In our Olympic Lifting classes (Tuesdays and Thursdays, 5:30 p.m.), conversations about “centre of mass” are not unusual. Sometimes it’s direct: “You’re stronger nearer to your centre of mass,” I’ll say. Other times, the cues are different, but the reason for them is much the same. For example, doubtless at some point, athletes at Crux have heard the trainer say something like: “try to ensure the bar path is as vertical as possible”; or “don’t move the bar around yourself; move yourself around the bar”; or “keep the bar close to your body.” All of these are related in that these are all cues to keep the weight close to the athlete’s centre of mass. This is because, as I wrote above, we are strongest when the weight is closest to our centre of mass. Really, this is true regardless of the lift: Olympic lift, power lift, whatever!
But sometimes that weight can get away from us. In weightlifting, one spot where it’s easy to let the weight move away from our centre of mass is during the end of the second pull. (The second pull is when the weight passes approximately mid-thigh to the point where the athlete is in full hip extension.). This happens most often because the athlete, in anticipation of having to get under the bar quickly, doesn’t come to full hip and knee extension at the point of initiating the shrug, so the bar stays low and slightly away from the thighs, never rising to waist level. If the athlete has a strong shrug, the bar may reach waist level and higher, but, because the hips aren’t fully extended, there will be a gap of some 3 or 4 inches perhaps between the bar and the hips--that is, 3 or 4 inches away from our centre of mass. That’s lost strength.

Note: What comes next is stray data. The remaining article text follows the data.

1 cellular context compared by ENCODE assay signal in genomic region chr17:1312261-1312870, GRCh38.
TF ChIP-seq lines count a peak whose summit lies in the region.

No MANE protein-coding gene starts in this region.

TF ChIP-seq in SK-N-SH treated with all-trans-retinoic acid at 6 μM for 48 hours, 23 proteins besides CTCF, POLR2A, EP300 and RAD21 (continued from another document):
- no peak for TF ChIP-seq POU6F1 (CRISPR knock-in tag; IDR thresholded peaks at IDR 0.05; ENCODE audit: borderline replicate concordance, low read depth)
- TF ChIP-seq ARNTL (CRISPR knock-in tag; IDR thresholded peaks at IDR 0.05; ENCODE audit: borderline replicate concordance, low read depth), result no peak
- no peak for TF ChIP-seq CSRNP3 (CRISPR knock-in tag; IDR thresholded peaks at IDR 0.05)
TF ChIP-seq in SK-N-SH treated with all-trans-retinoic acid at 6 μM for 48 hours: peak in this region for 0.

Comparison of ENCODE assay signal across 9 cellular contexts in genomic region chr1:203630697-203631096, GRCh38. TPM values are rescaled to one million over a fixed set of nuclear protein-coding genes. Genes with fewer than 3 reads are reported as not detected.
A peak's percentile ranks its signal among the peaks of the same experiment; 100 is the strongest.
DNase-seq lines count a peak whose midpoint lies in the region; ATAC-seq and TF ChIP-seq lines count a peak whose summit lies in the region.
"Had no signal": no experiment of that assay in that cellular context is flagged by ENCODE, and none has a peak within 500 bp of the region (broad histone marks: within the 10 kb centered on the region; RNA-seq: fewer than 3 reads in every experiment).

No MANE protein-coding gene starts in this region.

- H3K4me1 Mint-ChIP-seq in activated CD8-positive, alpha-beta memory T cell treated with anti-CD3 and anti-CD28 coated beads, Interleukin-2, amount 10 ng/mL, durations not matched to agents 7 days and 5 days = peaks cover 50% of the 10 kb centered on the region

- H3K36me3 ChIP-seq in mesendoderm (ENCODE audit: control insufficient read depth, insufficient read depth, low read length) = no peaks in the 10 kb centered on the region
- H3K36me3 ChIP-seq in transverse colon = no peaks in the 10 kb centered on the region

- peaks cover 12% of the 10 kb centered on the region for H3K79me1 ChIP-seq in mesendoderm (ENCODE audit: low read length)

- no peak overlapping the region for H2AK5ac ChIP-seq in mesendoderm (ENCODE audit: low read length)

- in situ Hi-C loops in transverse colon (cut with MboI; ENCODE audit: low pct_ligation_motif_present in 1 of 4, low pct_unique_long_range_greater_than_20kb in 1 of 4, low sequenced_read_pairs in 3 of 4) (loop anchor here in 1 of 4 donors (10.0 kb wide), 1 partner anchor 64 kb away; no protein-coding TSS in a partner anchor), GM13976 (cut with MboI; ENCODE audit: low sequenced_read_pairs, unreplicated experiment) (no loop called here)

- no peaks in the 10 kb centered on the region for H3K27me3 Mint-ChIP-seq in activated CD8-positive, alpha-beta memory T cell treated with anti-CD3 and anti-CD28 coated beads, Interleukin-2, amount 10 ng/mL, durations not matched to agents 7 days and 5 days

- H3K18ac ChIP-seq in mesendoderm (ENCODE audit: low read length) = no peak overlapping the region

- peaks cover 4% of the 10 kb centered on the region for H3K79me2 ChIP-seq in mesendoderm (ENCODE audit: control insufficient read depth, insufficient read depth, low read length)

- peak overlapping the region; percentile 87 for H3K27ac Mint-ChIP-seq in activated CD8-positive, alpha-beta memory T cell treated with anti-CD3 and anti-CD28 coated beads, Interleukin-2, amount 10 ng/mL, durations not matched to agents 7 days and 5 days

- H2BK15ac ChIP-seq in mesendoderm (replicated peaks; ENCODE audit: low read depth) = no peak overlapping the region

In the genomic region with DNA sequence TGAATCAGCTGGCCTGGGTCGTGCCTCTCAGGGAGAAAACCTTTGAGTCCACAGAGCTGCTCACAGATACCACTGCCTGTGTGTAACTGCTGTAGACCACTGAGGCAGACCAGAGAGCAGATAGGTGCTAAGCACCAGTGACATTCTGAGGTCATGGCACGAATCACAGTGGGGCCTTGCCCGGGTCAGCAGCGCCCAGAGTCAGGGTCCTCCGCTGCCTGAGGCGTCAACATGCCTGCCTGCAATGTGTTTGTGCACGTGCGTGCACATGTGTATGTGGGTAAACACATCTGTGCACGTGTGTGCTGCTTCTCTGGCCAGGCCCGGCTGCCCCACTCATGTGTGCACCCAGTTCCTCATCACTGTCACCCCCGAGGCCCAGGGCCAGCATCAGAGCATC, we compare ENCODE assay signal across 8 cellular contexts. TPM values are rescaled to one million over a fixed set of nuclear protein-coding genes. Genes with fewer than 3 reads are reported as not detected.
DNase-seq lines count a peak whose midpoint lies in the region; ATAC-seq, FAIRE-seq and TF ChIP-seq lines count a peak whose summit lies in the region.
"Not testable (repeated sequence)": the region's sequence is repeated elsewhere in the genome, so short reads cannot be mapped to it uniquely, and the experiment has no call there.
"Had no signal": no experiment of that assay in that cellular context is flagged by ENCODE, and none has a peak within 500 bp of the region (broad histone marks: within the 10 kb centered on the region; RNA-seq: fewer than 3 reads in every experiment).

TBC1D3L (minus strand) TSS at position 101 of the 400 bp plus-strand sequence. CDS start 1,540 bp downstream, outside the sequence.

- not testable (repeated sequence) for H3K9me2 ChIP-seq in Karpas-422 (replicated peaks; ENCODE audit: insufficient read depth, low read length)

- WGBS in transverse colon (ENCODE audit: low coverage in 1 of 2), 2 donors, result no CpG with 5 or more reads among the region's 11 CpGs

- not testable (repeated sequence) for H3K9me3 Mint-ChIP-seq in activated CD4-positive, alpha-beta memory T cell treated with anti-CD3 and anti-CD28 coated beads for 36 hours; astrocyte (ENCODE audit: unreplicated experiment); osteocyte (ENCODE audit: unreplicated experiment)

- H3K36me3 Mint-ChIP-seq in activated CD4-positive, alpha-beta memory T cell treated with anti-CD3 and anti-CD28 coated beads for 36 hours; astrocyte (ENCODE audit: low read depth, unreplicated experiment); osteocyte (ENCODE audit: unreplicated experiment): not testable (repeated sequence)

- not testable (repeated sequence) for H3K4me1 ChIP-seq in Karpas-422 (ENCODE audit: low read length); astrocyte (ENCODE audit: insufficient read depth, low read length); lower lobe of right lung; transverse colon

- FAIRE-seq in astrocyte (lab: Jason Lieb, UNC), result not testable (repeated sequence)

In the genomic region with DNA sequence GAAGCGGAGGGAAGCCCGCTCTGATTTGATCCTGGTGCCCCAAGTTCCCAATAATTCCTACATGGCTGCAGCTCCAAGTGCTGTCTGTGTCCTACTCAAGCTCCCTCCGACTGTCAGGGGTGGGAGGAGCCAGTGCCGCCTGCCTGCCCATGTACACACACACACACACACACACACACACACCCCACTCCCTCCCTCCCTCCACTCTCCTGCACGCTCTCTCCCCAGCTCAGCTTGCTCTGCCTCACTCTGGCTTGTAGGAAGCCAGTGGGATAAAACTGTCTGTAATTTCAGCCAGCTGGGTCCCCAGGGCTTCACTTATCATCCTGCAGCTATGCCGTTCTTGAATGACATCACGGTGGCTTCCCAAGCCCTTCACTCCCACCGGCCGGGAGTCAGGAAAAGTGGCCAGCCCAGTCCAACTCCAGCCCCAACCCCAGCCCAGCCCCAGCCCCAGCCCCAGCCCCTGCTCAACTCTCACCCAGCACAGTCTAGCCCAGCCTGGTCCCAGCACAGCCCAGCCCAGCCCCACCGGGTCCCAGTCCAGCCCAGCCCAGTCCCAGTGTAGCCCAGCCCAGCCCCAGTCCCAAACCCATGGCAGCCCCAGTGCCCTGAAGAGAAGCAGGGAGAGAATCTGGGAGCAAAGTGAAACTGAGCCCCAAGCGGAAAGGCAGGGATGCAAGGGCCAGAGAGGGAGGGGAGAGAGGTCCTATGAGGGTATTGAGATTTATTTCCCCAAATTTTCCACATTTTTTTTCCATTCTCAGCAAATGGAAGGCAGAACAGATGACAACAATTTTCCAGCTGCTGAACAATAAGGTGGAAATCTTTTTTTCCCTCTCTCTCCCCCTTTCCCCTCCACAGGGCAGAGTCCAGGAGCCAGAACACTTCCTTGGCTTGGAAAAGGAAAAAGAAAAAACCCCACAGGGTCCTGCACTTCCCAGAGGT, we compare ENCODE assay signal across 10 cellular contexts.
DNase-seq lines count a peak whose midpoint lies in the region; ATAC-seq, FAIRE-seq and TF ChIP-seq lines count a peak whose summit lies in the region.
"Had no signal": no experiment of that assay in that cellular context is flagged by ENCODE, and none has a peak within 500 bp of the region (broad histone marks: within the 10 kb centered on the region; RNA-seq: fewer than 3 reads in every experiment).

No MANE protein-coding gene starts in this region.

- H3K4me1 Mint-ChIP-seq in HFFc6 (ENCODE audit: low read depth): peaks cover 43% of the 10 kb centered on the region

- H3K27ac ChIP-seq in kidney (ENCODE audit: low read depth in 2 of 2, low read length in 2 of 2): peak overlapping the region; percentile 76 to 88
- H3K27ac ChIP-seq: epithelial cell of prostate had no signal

As we all recognize, achieving full extension is critical to an efficient Olympic lift; this is something all athletes should continuously work to improve technique in order to use their strength efficiently. Don’t waste the added strength that complete hip and knee extension provides. Be patient to complete the second pull and keep the bar in close; you’ll surprise yourself with just how much more upward momentum you add to the lift, and therefore, how much more space is created in order to get under and receive the bar.
If any of this sounds familiar or even if it just sounded confusing, come see us at the Olympic lifting class on Tuesdays and Thursdays at 5:30. See you there!'